The lecture by Professor Tets Sato (an environmental biologist and Deputy Director General at the Research Institute for Humanity and Nature in Kyoto, Japan), will introduce the concepts of sato-yama (literally “village-mountain”) and sato-umi (literally “village-ocean”) which represent traditional Japanese land-use systems based on a balanced relationship between human beings and nature.
On June 27, 2007, the Japanese government announced the Satoyama Initiative in order to re-examine how human beings can become partners in sustaining a variety of ecosystem services.
The Satoyama Initiative seeks to remember traditional ways in which people worked with mountains and oceans and to explore shared management systems in which various actors, including corporations, participate in working toward the combined goals of a low-carbon, resource circulating, nature-harmonious society.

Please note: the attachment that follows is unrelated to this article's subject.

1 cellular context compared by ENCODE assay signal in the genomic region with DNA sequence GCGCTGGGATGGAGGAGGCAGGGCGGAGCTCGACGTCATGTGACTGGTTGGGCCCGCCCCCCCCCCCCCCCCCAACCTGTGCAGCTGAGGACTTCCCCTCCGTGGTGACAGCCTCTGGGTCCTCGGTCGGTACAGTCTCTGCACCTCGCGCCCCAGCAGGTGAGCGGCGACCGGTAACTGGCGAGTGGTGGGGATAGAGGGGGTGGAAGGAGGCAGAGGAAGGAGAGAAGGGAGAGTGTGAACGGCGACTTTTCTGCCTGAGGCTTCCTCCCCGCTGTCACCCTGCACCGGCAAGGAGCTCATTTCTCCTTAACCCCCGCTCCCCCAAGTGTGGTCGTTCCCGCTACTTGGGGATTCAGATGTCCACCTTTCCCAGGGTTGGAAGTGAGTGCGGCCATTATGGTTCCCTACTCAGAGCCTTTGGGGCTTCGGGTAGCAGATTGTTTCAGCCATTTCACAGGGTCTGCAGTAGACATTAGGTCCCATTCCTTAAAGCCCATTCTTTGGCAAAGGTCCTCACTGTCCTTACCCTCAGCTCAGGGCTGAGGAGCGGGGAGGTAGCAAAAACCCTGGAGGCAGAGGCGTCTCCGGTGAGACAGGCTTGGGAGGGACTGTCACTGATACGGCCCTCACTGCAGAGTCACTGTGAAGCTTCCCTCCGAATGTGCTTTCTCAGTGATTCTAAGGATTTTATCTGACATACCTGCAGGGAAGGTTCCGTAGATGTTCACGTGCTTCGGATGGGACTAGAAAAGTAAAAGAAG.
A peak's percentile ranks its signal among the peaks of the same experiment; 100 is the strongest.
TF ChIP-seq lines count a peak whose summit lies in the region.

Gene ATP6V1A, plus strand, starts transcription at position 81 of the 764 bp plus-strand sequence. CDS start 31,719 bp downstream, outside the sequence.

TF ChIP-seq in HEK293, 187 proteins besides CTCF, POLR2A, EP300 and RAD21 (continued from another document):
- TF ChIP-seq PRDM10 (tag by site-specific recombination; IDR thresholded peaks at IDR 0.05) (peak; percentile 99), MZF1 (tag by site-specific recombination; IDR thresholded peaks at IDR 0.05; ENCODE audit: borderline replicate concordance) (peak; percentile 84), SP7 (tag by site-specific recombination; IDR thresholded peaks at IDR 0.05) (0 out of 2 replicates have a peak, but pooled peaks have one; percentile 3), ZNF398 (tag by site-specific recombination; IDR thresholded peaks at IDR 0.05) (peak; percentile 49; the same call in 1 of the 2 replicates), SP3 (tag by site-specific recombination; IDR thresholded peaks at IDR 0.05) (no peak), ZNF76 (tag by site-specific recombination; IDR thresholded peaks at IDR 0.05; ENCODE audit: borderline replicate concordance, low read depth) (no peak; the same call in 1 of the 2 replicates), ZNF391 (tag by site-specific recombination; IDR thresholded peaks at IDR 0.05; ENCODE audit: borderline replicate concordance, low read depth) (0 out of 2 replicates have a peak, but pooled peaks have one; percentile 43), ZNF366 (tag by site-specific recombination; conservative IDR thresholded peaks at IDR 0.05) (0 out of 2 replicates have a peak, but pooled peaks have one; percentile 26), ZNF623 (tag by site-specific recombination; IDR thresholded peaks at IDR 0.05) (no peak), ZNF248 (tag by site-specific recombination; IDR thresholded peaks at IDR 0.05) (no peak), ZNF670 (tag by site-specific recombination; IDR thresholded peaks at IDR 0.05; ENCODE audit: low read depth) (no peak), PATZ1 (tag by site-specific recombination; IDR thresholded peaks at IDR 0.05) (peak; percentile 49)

In addition to his work in Japan, Professor Sato has visited the Walla Walla and Columbia River basins to study on-going land management and salmon-safe initiatives. His talk coincides with a Whitman College class on Haiku and Nature in Japan.
Thursday, April 9, 2015 at 7:30 pm to 10:00 pm
Olin Hall, OLIN*130 Auditorium
920 E Isaacs, Walla Walla, WA